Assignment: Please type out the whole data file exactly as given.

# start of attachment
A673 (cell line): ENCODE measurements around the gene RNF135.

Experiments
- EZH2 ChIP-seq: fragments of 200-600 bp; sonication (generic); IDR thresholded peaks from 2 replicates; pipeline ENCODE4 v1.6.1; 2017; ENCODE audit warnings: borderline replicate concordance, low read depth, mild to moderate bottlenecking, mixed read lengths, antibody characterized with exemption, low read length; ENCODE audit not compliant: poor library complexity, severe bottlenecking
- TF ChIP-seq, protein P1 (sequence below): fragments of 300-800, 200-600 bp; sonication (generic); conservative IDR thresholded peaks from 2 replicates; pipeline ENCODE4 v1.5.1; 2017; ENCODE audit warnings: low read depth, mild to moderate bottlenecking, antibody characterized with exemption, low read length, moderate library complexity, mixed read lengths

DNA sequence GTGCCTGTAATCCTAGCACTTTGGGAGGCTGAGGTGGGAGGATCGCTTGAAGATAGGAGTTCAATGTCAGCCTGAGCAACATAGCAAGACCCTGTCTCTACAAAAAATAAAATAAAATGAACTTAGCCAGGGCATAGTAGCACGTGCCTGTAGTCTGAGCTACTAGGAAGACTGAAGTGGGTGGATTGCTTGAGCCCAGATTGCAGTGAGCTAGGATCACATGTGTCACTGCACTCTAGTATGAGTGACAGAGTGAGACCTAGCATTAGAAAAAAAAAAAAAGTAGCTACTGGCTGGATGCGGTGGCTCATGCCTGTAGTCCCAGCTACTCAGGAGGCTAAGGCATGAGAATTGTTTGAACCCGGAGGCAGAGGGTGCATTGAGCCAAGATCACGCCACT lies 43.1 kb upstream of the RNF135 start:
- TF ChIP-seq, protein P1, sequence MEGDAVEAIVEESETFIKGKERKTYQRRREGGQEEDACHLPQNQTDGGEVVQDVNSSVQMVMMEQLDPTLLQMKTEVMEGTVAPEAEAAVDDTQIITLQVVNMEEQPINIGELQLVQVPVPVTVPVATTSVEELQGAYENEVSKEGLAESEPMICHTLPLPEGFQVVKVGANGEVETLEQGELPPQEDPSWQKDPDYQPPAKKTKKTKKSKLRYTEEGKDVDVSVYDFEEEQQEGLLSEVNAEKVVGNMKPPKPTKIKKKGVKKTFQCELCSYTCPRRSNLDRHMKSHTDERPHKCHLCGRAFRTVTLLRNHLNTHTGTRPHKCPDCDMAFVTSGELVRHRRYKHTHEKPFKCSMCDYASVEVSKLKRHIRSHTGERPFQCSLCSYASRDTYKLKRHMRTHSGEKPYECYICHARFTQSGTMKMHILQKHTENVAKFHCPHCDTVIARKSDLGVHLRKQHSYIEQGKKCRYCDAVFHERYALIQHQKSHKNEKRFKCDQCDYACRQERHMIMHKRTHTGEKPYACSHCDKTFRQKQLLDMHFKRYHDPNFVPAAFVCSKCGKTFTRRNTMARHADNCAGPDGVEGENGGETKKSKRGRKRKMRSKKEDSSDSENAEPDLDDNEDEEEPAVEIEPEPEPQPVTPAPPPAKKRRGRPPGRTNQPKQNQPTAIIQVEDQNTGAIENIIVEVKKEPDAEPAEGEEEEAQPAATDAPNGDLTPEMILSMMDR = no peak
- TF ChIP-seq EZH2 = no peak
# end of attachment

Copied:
A673 (cell line): ENCODE measurements around the gene RNF135.

Experiments
- EZH2 ChIP-seq: fragments of 200-600 bp; sonication (generic); IDR thresholded peaks from 2 replicates; pipeline ENCODE4 v1.6.1; 2017; ENCODE audit warnings: borderline replicate concordance, low read depth, mild to moderate bottlenecking, mixed read lengths, antibody characterized with exemption, low read length; ENCODE audit not compliant: poor library complexity, severe bottlenecking
- TF ChIP-seq, protein P1 (sequence below): fragments of 300-800, 200-600 bp; sonication (generic); conservative IDR thresholded peaks from 2 replicates; pipeline ENCODE4 v1.5.1; 2017; ENCODE audit warnings: low read depth, mild to moderate bottlenecking, antibody characterized with exemption, low read length, moderate library complexity, mixed read lengths

DNA sequence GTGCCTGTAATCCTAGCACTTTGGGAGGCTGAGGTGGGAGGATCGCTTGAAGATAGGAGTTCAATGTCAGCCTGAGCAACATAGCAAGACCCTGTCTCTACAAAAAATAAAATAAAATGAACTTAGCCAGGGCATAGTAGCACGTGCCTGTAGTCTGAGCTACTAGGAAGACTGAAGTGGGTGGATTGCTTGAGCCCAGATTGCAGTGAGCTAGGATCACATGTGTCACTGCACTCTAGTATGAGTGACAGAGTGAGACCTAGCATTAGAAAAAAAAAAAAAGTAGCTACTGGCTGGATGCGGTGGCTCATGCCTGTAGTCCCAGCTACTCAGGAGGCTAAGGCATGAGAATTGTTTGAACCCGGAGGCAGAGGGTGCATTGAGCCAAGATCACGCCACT lies 43.1 kb upstream of the RNF135 start:
- TF ChIP-seq, protein P1, sequence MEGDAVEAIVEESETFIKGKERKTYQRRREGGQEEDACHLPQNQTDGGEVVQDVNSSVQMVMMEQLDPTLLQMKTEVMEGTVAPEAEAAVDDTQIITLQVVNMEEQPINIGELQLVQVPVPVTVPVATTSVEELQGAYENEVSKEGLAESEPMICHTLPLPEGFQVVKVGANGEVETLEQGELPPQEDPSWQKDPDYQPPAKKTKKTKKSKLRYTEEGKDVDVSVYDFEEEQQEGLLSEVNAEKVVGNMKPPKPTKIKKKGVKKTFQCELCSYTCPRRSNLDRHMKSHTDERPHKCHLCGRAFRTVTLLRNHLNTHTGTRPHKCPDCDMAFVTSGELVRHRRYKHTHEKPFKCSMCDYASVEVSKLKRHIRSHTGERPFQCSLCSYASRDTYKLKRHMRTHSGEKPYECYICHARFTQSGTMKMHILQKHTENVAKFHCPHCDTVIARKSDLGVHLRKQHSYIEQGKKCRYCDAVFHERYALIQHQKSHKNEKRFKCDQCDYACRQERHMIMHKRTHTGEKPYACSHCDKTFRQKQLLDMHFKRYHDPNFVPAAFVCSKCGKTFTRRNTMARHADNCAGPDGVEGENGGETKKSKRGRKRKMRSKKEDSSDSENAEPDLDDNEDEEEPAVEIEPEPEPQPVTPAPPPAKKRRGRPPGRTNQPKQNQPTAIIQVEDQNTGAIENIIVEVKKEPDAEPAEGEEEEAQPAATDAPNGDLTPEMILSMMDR = no peak
- TF ChIP-seq EZH2 = no peak